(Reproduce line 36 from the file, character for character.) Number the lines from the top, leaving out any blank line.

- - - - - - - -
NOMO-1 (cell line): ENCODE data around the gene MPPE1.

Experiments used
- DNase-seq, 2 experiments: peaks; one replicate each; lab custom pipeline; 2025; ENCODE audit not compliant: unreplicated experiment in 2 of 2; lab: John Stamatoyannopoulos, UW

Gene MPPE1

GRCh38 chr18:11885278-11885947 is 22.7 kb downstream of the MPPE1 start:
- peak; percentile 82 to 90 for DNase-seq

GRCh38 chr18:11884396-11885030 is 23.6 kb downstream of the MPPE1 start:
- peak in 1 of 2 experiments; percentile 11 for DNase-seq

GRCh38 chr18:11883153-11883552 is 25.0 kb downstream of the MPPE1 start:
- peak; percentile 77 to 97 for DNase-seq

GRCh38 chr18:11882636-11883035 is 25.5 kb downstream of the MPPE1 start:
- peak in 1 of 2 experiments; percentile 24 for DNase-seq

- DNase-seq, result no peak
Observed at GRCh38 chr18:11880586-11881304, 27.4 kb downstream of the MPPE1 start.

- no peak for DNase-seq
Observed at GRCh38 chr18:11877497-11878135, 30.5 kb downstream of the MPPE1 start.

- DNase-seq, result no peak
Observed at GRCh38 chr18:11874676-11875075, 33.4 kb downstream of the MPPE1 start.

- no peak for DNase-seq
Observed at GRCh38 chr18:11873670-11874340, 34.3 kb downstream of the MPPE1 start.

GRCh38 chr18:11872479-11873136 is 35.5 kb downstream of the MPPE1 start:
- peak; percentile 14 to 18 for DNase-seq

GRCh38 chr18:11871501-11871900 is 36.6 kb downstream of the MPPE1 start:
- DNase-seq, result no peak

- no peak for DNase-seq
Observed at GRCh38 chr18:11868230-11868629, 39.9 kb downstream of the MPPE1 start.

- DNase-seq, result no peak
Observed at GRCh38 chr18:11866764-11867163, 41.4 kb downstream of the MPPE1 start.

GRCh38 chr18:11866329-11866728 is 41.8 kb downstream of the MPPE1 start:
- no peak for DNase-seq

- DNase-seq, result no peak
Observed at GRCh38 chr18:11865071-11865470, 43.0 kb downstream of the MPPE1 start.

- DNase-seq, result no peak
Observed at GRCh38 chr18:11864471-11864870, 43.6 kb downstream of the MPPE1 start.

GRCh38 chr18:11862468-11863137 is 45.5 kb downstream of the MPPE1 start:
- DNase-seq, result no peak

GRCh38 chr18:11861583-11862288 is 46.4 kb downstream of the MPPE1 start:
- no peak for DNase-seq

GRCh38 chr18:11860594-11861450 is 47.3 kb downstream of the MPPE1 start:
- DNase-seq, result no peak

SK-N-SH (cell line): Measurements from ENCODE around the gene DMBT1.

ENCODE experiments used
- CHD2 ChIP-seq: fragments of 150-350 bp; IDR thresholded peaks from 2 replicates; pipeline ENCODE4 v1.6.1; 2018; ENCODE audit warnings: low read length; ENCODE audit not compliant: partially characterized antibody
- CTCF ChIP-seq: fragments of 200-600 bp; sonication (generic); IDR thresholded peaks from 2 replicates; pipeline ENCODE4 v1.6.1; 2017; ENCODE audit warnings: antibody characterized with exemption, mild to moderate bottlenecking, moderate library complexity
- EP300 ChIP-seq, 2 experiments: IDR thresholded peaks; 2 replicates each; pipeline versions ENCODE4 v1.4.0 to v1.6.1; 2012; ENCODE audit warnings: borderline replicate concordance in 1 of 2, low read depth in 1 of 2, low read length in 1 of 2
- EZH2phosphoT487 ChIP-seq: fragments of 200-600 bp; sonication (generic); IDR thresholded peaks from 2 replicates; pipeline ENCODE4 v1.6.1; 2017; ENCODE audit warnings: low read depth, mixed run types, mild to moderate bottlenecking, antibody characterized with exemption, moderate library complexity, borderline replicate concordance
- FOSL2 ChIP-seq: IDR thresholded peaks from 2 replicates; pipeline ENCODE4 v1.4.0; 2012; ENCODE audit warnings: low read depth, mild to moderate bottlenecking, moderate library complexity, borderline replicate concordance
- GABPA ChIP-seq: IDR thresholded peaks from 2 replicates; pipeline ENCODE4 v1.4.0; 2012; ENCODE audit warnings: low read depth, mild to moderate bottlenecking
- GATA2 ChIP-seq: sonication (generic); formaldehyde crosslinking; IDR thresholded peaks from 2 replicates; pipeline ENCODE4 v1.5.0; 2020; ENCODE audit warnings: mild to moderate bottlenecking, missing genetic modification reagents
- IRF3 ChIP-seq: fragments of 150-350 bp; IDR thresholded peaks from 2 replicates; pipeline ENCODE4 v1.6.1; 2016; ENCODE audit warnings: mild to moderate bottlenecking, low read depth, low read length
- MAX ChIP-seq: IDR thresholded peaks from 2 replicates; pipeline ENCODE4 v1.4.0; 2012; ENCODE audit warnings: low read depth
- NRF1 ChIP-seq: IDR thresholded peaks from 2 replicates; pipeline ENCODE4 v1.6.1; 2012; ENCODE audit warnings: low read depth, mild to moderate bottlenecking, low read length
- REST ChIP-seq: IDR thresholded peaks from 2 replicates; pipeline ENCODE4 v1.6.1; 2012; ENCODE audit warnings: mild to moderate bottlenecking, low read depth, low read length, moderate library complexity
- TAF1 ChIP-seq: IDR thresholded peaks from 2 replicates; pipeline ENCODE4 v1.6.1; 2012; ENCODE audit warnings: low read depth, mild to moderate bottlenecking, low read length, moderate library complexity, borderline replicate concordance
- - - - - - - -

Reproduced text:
- DNase-seq, result no peak